Nov 24, 2020

Graduation to Vocation: Connecting Environmental Justice and Birding

Deja Perkins explores how environmental and social justice impacts birding and wildlife.

Nov 24, 2020

Christmas Trees: Here’s The Scoop on North Carolina’s Crop

North Carolina’s Christmas tree growers are prepared to meet high demand from consumers this year, according to an expert from NC State.

Nov 24, 2020

Courtney Kirberger: Meet the Millpond

How would you like to do something different everyday? While this wasn’t what I expected, that was exactly what happened during my time at Merchants Millpond State Park – and I could not be more grateful for the diverse and […]

Nov 19, 2020

Talking Turkey: How the Bird Made a Comeback in North Carolina

An estimated 270,000 turkeys can be found in the forests of North Carolina.

Nov 18, 2020

Global Change Fellow Tira Beckham is Addressing Socio-Political Barriers to Climate Resilience

As a Global Change Fellow, Beckham hopes to promote equitable governance and communication with vulnerable communities.

Nov 17, 2020

Faculty Profile: Dr. Madhusudan Katti

Dr. Madhusudan Katti is an Associate Professor in the Chancellor’s Faculty Excellence Program for Leadership in Public Science and the Department of Forestry and Environmental Resources at North Carolina State University. As an evolutionary ecologist, he engages local communities and […]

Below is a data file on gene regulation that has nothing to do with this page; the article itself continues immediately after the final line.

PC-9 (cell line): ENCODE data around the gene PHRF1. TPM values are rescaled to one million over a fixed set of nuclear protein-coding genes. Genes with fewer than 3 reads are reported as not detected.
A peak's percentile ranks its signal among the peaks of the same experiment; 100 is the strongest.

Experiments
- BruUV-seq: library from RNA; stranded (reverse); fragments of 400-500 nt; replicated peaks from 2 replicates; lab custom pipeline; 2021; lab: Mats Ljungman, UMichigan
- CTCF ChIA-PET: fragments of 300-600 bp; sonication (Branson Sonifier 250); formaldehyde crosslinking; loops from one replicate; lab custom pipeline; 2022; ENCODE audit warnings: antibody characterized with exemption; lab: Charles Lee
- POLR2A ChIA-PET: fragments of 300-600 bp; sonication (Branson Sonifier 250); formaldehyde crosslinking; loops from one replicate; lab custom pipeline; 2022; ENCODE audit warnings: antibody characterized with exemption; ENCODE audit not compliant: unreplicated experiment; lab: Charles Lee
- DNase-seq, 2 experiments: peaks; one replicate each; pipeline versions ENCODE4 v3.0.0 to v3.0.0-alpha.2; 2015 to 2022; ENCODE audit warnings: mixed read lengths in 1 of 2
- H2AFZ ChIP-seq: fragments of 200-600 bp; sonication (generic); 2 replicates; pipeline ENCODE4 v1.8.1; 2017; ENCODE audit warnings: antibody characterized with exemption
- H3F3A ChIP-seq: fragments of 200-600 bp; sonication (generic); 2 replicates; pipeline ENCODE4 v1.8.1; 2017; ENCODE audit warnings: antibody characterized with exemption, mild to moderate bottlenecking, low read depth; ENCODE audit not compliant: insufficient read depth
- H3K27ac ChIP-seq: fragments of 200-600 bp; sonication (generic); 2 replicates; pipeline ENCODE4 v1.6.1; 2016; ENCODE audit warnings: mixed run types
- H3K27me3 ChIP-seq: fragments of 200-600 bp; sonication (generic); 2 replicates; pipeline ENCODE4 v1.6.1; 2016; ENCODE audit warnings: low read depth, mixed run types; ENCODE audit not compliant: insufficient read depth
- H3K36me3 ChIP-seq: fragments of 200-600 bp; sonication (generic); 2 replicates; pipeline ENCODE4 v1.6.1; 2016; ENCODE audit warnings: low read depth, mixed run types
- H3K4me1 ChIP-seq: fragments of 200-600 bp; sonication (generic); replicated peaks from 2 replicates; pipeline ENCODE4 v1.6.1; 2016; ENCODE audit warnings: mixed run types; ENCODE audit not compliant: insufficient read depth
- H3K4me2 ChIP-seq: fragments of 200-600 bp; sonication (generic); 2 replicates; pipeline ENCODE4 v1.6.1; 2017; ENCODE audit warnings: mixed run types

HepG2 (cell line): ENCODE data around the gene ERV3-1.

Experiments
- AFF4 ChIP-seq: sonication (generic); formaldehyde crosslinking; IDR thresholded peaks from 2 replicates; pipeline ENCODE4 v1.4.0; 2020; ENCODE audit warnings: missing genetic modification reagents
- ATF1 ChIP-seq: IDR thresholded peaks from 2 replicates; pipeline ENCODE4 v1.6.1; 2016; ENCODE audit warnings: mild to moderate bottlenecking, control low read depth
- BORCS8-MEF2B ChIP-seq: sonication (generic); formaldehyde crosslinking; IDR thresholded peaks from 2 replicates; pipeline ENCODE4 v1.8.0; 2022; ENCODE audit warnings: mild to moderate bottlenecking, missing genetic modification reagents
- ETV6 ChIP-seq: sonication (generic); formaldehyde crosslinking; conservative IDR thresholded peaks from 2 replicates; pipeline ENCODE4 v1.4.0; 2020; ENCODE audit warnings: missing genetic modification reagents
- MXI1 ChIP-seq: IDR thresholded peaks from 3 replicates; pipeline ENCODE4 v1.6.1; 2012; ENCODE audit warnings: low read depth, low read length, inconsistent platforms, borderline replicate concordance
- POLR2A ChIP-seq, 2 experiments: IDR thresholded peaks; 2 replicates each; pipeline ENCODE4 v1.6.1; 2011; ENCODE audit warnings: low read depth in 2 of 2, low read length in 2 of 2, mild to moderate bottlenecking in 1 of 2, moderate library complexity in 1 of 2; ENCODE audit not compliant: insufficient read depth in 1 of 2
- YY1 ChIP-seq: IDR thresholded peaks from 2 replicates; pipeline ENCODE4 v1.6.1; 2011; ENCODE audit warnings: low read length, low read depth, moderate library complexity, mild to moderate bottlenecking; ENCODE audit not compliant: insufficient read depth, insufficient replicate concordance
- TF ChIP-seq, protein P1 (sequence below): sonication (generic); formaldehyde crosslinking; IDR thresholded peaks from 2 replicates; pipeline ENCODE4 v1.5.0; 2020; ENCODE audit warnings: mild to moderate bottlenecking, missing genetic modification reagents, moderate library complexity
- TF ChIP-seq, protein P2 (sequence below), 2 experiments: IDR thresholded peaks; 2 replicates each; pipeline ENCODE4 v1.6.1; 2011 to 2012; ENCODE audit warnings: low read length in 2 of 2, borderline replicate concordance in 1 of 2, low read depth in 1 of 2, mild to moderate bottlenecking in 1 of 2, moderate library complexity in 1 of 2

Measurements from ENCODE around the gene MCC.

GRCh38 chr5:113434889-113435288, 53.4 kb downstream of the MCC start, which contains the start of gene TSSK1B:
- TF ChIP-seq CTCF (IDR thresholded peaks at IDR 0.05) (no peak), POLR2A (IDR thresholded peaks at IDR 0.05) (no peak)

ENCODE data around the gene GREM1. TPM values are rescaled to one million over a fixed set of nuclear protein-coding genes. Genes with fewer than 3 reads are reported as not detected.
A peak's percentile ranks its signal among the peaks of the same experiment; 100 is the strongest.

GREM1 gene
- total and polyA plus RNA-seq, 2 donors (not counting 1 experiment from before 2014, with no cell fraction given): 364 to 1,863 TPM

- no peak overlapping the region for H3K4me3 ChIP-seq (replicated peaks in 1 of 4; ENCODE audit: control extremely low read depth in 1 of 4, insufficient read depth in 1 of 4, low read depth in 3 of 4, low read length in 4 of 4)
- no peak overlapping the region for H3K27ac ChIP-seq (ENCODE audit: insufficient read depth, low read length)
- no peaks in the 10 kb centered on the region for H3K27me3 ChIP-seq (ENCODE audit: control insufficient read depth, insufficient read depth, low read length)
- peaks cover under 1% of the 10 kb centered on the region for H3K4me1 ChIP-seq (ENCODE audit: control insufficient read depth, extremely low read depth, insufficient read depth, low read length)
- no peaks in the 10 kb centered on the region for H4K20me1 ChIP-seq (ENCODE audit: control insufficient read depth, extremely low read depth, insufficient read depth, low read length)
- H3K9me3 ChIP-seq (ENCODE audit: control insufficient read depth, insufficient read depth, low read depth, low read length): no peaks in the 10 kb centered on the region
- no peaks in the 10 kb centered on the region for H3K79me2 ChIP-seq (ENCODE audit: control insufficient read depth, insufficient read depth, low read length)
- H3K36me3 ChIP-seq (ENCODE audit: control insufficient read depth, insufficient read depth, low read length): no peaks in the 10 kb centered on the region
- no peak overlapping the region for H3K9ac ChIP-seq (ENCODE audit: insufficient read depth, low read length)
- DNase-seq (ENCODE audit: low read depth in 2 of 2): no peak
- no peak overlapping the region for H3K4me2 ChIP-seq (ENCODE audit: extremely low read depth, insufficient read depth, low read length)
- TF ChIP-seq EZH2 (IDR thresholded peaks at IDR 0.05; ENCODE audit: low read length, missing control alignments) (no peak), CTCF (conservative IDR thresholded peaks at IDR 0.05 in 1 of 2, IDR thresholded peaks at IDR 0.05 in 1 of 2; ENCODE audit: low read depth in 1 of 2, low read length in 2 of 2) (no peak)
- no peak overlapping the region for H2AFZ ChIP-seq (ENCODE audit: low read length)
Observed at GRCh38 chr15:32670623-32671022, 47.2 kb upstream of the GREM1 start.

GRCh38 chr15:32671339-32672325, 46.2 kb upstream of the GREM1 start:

Nov 11, 2020

Noise and Light Pollution Impact Songbird Reproduction

Noise and light pollution increases were linked to changes in factors important to songbird reproduction, researchers found in a new study.

Nov 9, 2020

Black Ecologists Look to Offer Support, Recruit Next Generation

An NC State ecologist is working to offer support and encouragement to Black professionals and students.

Oct 28, 2020

Why the College of Natural Resources is Chosen for Continuing Education

From graduate programs to workshops, see why the College of Natural Resources is chosen for continuing education.

Oct 26, 2020

Wildlife Flock to Backyards for Food From People

A new study helps explain why some animals are sometimes more often found in suburban areas than wild ones: because people are feeding them – sometimes accidentally.